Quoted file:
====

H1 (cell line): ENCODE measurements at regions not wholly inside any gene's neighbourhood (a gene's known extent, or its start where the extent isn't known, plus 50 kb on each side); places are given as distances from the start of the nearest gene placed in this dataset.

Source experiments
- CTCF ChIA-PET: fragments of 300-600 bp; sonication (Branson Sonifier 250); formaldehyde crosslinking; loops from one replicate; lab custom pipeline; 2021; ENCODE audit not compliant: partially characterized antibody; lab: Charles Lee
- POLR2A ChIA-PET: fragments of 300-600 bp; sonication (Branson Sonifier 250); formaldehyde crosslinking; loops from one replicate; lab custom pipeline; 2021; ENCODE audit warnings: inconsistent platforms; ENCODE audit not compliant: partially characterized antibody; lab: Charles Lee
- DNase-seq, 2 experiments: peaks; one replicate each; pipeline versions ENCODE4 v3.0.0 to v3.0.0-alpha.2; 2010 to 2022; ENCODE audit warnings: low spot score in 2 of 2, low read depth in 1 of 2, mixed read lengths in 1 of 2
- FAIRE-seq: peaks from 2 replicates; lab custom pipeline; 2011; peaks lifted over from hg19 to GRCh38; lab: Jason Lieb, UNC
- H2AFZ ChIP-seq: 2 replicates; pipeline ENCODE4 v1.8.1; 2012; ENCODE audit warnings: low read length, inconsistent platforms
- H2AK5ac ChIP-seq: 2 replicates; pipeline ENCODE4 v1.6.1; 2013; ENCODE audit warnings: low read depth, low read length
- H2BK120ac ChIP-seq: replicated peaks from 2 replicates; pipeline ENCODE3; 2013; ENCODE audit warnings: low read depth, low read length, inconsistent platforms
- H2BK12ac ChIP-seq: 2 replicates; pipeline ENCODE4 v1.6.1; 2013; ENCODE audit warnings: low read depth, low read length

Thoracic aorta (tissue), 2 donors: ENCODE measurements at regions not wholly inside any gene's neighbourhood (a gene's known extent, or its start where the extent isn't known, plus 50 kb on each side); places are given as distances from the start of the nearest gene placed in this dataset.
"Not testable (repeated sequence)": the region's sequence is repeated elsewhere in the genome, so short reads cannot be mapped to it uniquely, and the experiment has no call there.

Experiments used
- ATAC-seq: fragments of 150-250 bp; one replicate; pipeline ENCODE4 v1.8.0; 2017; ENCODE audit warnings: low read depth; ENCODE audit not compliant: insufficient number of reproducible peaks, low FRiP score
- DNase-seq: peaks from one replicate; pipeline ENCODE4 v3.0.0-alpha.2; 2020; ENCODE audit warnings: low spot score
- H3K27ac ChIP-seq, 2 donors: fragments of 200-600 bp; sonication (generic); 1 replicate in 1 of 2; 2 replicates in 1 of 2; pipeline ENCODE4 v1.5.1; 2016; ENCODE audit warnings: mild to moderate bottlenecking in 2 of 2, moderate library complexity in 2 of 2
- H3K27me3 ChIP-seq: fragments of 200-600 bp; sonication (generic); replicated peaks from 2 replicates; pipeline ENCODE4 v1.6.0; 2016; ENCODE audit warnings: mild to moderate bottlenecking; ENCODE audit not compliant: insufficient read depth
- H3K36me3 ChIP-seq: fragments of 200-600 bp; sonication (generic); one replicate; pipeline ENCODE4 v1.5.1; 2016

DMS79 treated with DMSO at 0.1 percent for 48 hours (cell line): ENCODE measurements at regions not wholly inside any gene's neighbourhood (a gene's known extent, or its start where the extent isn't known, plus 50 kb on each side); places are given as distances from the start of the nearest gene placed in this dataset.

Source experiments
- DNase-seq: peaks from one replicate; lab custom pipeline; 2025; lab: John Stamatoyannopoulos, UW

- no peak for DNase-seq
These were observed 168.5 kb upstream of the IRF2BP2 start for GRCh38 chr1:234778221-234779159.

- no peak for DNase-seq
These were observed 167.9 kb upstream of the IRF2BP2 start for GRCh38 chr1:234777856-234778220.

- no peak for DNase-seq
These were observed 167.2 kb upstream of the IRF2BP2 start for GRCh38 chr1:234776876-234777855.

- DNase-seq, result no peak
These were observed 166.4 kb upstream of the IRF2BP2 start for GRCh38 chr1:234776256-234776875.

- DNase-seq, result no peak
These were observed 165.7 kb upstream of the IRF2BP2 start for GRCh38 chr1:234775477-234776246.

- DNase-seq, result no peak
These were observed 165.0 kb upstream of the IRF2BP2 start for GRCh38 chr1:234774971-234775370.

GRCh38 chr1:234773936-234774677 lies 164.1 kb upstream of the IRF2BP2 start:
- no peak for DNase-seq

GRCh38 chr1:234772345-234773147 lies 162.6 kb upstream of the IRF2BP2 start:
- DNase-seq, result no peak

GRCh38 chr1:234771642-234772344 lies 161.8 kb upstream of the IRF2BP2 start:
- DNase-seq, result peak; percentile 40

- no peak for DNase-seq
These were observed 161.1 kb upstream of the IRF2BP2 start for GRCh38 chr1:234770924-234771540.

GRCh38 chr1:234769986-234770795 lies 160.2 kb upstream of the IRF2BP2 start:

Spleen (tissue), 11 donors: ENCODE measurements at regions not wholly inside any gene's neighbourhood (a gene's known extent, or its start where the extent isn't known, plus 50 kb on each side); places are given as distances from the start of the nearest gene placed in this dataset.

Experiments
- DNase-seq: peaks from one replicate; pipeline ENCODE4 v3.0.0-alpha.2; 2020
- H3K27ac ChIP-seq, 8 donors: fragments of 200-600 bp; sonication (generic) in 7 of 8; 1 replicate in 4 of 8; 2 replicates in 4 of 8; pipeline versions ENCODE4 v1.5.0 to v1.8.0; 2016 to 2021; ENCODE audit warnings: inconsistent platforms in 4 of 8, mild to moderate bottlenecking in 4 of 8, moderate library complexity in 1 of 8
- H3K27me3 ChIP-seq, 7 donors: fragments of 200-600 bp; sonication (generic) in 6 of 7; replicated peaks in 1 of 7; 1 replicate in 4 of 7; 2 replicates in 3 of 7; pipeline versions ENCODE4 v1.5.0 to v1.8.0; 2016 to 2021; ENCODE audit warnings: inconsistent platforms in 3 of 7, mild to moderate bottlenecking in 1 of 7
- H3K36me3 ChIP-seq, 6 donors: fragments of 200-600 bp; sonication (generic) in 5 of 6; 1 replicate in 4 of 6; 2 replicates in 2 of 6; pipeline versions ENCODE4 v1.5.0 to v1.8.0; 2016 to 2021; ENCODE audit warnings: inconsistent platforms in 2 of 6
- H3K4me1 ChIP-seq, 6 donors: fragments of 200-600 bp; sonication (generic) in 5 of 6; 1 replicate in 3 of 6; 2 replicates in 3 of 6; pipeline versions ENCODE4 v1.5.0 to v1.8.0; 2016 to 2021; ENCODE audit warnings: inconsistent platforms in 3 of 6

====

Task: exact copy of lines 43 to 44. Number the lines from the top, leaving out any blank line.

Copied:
Spleen (tissue), 11 donors: ENCODE measurements at regions not wholly inside any gene's neighbourhood (a gene's known extent, or its start where the extent isn't known, plus 50 kb on each side); places are given as distances from the start of the nearest gene placed in this dataset.

Experiments